"Each federal agency is responsible for meeting its FOIA responsibilities for its own records. A list of Principal FOIA Contacts At Federal Agencies is available from this site. Likewise, each Department of Justice component is responsible for processing FOIA requests for the records that it maintains. Consult the DOJ FOIA Reference Guide and the List of Individual DOJ Components and FOIA Contacts if you plan to make a FOIA request to the Department of Justice. Before making a FOIA request, you should first browse About DOJ, Briefing Room, Reports & Publications of the main DOJ website, and each component’s FOIA Library (formally known as an “electronic Reading Room”, which is a part of each component’s FOIA website), which contain information already available to the public."
The following database provides examples of investigative reporting using FOIA:
The Freedom of Information Act, while providing a means to obtain U.S. federal records from 97 federal agencies subject to FOIA, has limitations. For example, FOIA applies to the executive branch (but not the White House.) There are also exemptions applied to specific types of records. The U.S. Department of Justice provides the following visual to help illustrate the what is not covered by FOIA:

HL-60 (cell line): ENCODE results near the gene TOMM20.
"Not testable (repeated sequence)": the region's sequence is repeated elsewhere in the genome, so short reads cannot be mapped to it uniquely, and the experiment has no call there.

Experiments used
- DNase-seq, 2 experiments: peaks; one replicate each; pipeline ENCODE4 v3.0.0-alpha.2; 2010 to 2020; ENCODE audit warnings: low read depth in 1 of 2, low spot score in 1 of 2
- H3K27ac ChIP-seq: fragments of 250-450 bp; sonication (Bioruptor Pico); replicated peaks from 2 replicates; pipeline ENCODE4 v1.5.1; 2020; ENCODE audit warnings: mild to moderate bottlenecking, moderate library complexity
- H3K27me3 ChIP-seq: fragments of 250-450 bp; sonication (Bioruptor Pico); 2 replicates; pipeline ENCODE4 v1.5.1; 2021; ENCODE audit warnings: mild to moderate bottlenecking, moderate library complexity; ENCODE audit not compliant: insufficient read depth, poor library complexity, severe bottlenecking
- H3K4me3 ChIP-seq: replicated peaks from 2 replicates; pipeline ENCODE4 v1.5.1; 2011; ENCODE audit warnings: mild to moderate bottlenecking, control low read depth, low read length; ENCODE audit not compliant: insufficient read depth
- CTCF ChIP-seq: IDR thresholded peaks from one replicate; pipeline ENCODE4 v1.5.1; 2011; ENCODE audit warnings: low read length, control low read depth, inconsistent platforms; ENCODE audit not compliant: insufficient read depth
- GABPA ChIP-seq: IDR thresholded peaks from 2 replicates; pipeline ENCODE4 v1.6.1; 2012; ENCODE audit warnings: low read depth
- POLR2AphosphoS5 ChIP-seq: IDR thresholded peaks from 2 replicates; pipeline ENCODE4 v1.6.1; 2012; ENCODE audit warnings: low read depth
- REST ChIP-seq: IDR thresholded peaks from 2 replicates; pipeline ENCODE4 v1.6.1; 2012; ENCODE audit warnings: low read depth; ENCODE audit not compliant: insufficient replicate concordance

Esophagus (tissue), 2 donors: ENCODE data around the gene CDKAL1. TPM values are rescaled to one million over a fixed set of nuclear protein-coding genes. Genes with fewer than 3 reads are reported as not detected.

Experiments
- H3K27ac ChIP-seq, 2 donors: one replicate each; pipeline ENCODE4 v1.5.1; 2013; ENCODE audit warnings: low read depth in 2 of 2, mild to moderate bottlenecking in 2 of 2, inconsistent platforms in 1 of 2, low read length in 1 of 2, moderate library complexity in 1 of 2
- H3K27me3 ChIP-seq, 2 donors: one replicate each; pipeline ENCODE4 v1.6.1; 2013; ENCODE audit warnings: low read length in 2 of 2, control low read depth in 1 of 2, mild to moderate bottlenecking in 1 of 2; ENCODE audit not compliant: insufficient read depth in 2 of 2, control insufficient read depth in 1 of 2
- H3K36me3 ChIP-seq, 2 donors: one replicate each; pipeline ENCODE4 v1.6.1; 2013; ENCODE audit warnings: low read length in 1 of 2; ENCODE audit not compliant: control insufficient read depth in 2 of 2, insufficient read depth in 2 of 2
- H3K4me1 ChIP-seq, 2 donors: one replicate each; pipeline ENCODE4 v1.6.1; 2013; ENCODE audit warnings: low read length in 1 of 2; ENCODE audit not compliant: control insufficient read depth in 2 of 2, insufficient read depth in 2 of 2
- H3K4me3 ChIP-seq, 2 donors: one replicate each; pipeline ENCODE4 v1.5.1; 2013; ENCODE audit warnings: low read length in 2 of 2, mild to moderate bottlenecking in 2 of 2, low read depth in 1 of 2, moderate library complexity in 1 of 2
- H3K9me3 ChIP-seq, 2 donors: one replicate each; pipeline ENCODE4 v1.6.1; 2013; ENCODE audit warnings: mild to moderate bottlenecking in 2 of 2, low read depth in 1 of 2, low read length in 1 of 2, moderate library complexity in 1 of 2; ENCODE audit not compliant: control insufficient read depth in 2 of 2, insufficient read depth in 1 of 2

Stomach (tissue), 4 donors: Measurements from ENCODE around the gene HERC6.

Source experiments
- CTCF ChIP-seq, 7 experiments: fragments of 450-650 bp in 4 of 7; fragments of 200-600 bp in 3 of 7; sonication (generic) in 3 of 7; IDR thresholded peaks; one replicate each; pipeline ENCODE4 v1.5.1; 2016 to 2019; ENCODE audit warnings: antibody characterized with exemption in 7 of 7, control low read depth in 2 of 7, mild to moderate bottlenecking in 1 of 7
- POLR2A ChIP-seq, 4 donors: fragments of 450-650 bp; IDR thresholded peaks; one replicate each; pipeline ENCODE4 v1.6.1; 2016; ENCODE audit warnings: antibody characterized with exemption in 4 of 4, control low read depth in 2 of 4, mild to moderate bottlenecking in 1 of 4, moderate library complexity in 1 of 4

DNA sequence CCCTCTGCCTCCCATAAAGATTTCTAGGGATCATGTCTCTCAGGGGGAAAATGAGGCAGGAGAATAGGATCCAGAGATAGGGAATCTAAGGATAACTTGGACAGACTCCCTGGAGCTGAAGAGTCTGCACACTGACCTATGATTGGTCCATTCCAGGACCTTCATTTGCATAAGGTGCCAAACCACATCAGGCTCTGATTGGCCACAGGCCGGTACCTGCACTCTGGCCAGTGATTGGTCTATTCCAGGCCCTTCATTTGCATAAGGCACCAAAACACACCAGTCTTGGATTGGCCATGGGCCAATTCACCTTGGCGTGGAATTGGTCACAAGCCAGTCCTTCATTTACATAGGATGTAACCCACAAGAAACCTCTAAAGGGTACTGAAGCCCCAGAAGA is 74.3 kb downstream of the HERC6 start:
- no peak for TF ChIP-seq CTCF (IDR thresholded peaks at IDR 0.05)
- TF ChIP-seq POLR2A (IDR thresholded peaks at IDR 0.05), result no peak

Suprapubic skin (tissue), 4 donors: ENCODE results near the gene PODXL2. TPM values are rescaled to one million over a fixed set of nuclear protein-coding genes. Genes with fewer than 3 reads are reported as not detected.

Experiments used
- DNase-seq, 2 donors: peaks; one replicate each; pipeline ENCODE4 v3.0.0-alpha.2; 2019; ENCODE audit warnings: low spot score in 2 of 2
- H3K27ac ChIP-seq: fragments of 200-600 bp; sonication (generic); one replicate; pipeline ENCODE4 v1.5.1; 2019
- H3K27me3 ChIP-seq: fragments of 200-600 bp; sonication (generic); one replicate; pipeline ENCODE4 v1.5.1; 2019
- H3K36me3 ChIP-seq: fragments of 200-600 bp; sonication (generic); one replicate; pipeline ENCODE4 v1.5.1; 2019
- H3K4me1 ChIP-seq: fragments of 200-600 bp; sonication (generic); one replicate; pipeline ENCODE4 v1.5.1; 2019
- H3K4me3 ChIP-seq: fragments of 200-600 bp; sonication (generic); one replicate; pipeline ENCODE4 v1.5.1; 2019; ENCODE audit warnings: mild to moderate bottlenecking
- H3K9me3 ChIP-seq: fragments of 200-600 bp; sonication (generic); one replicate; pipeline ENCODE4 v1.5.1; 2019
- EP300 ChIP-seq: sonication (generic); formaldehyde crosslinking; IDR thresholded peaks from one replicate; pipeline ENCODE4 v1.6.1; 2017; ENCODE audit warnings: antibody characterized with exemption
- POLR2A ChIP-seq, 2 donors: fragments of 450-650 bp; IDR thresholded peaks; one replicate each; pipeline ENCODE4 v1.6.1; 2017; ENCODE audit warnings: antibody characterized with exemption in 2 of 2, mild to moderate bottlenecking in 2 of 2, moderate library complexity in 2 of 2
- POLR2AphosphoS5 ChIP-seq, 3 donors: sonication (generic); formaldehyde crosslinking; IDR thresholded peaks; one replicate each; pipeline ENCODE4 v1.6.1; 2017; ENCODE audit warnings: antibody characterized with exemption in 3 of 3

These websites help to explain the exemptions:
Each agency handles FOIA request slightly differently, however, any agency that must comply to the FOIA also must provide access to information about making request and report back basic information about the requests. These websites provide a portal to the different agencies FOIA information.
Most agencies provide information about FOIA requests and digital access requested records in a FOIA electronic "reading rooms" or "libraries". There are several ways you can access these readings rooms which include:
1. Start from the portal FOIA.gov
2. Search in USA.gov for agency, locate the link to the agency's FOIA page and then look for the "reading room" or library
Below are examples of FOIA reading rooms: